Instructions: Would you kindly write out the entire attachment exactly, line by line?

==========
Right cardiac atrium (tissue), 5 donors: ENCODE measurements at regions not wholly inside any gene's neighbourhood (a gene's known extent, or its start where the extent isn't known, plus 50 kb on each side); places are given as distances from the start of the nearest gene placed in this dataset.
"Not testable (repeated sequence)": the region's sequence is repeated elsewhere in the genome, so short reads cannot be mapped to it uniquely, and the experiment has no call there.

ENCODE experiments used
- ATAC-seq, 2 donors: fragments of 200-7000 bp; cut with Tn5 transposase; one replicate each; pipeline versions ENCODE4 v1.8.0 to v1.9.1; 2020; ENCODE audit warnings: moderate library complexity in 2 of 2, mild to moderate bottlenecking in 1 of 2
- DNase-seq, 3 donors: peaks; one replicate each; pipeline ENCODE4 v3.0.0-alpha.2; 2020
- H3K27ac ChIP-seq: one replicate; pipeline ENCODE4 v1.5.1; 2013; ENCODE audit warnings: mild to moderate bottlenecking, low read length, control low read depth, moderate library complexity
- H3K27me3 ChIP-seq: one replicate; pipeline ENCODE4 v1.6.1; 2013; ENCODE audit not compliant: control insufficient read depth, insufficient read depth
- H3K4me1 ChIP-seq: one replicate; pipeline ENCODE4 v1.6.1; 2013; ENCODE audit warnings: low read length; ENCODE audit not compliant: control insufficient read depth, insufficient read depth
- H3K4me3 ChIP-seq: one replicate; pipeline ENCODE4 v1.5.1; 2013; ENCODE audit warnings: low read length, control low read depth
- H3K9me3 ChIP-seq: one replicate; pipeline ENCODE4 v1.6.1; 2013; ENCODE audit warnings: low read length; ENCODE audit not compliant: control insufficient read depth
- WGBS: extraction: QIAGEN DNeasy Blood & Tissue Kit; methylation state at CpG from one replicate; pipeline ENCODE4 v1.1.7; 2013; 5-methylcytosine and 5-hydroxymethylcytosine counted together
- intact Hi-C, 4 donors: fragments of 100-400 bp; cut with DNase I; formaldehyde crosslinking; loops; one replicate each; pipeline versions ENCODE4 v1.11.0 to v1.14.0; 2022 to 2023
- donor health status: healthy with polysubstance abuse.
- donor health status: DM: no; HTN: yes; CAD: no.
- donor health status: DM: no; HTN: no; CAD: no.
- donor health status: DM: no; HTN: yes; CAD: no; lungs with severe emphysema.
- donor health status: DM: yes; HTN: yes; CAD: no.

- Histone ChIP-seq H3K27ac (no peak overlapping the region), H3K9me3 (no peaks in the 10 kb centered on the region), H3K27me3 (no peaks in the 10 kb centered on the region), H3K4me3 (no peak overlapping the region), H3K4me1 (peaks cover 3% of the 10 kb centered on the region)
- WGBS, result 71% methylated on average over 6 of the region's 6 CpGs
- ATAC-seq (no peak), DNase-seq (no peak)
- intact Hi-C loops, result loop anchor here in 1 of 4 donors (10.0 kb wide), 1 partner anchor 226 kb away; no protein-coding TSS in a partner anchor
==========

Right cardiac atrium (tissue), 5 donors: ENCODE measurements at regions not wholly inside any gene's neighbourhood (a gene's known extent, or its start where the extent isn't known, plus 50 kb on each side); places are given as distances from the start of the nearest gene placed in this dataset.
"Not testable (repeated sequence)": the region's sequence is repeated elsewhere in the genome, so short reads cannot be mapped to it uniquely, and the experiment has no call there.

ENCODE experiments used
- ATAC-seq, 2 donors: fragments of 200-7000 bp; cut with Tn5 transposase; one replicate each; pipeline versions ENCODE4 v1.8.0 to v1.9.1; 2020; ENCODE audit warnings: moderate library complexity in 2 of 2, mild to moderate bottlenecking in 1 of 2
- DNase-seq, 3 donors: peaks; one replicate each; pipeline ENCODE4 v3.0.0-alpha.2; 2020
- H3K27ac ChIP-seq: one replicate; pipeline ENCODE4 v1.5.1; 2013; ENCODE audit warnings: mild to moderate bottlenecking, low read length, control low read depth, moderate library complexity
- H3K27me3 ChIP-seq: one replicate; pipeline ENCODE4 v1.6.1; 2013; ENCODE audit not compliant: control insufficient read depth, insufficient read depth
- H3K4me1 ChIP-seq: one replicate; pipeline ENCODE4 v1.6.1; 2013; ENCODE audit warnings: low read length; ENCODE audit not compliant: control insufficient read depth, insufficient read depth
- H3K4me3 ChIP-seq: one replicate; pipeline ENCODE4 v1.5.1; 2013; ENCODE audit warnings: low read length, control low read depth
- H3K9me3 ChIP-seq: one replicate; pipeline ENCODE4 v1.6.1; 2013; ENCODE audit warnings: low read length; ENCODE audit not compliant: control insufficient read depth
- WGBS: extraction: QIAGEN DNeasy Blood & Tissue Kit; methylation state at CpG from one replicate; pipeline ENCODE4 v1.1.7; 2013; 5-methylcytosine and 5-hydroxymethylcytosine counted together
- intact Hi-C, 4 donors: fragments of 100-400 bp; cut with DNase I; formaldehyde crosslinking; loops; one replicate each; pipeline versions ENCODE4 v1.11.0 to v1.14.0; 2022 to 2023
- donor health status: healthy with polysubstance abuse.
- donor health status: DM: no; HTN: yes; CAD: no.
- donor health status: DM: no; HTN: no; CAD: no.
- donor health status: DM: no; HTN: yes; CAD: no; lungs with severe emphysema.
- donor health status: DM: yes; HTN: yes; CAD: no.

- Histone ChIP-seq H3K27ac (no peak overlapping the region), H3K9me3 (no peaks in the 10 kb centered on the region), H3K27me3 (no peaks in the 10 kb centered on the region), H3K4me3 (no peak overlapping the region), H3K4me1 (peaks cover 3% of the 10 kb centered on the region)
- WGBS, result 71% methylated on average over 6 of the region's 6 CpGs
- ATAC-seq (no peak), DNase-seq (no peak)
- intact Hi-C loops, result loop anchor here in 1 of 4 donors (10.0 kb wide), 1 partner anchor 226 kb away; no protein-coding TSS in a partner anchor